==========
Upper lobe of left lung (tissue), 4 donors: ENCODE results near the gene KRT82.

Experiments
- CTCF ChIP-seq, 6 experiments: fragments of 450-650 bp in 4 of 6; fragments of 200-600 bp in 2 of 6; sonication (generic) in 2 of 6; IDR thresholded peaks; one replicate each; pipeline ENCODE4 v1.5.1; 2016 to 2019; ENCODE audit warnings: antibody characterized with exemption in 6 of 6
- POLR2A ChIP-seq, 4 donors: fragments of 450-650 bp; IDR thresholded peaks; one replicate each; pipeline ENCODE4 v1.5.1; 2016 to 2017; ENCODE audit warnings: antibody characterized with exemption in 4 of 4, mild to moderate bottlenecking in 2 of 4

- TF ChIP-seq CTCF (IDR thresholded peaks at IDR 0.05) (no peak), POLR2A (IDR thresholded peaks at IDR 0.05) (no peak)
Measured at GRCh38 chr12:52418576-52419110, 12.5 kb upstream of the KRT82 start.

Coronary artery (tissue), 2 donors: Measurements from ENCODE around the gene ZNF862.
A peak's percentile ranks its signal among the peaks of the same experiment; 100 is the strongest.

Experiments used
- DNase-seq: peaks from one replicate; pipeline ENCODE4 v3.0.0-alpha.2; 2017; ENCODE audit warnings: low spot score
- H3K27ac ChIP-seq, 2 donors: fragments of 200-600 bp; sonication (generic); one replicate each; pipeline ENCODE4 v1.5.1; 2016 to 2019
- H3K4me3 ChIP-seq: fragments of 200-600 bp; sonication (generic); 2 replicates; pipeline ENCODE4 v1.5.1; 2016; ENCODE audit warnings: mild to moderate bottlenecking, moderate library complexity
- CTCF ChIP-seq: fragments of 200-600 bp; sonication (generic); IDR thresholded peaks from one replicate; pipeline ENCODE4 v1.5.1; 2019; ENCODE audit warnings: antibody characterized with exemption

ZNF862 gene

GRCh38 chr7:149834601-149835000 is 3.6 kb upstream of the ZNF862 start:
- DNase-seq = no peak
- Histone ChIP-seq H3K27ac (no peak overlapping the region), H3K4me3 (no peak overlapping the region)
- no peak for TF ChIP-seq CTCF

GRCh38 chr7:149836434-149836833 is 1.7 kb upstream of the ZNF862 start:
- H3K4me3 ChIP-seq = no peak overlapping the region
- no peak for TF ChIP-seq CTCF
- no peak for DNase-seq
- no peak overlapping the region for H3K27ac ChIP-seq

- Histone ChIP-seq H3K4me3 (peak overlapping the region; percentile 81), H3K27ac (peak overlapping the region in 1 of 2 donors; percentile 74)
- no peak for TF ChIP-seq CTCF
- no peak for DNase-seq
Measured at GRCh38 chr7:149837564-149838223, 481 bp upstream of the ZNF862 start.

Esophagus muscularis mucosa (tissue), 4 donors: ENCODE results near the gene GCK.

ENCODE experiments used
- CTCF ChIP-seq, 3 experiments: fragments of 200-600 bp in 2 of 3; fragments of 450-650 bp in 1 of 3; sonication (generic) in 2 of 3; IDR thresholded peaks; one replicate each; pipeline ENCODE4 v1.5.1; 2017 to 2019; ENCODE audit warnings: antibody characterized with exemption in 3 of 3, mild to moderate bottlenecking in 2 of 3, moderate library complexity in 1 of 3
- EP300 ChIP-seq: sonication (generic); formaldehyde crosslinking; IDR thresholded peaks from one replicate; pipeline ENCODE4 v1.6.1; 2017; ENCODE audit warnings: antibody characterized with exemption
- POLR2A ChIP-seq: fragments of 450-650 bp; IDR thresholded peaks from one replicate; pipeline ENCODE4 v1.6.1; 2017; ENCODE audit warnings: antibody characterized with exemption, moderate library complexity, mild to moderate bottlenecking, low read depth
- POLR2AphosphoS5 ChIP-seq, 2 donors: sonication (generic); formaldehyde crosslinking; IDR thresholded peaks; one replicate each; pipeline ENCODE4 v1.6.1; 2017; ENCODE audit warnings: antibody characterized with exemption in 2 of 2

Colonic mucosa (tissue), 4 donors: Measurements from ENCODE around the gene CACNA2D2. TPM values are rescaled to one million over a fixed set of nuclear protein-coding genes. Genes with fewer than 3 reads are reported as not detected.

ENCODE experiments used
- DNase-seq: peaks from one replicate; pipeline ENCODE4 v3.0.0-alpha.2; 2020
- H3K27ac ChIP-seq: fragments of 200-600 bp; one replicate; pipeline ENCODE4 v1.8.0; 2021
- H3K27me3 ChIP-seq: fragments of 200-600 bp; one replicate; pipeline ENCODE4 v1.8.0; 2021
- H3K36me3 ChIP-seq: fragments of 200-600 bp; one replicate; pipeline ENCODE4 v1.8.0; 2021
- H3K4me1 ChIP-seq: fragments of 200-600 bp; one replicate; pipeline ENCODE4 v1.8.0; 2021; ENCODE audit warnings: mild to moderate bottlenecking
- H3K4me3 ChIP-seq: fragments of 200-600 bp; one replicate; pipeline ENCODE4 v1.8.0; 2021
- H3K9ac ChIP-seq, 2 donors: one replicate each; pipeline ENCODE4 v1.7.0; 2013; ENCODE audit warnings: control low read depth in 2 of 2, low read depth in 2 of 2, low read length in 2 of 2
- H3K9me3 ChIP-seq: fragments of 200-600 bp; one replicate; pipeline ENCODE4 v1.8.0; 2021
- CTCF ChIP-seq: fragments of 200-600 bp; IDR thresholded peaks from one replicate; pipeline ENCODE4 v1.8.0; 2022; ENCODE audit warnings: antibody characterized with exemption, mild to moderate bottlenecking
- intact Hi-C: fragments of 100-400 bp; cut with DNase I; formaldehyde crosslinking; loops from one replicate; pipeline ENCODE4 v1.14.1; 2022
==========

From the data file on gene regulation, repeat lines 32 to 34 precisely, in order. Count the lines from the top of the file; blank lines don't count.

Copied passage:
- POLR2A ChIP-seq: fragments of 450-650 bp; IDR thresholded peaks from one replicate; pipeline ENCODE4 v1.6.1; 2017; ENCODE audit warnings: antibody characterized with exemption, moderate library complexity, mild to moderate bottlenecking, low read depth
- POLR2AphosphoS5 ChIP-seq, 2 donors: sonication (generic); formaldehyde crosslinking; IDR thresholded peaks; one replicate each; pipeline ENCODE4 v1.6.1; 2017; ENCODE audit warnings: antibody characterized with exemption in 2 of 2

Colonic mucosa (tissue), 4 donors: Measurements from ENCODE around the gene CACNA2D2. TPM values are rescaled to one million over a fixed set of nuclear protein-coding genes. Genes with fewer than 3 reads are reported as not detected.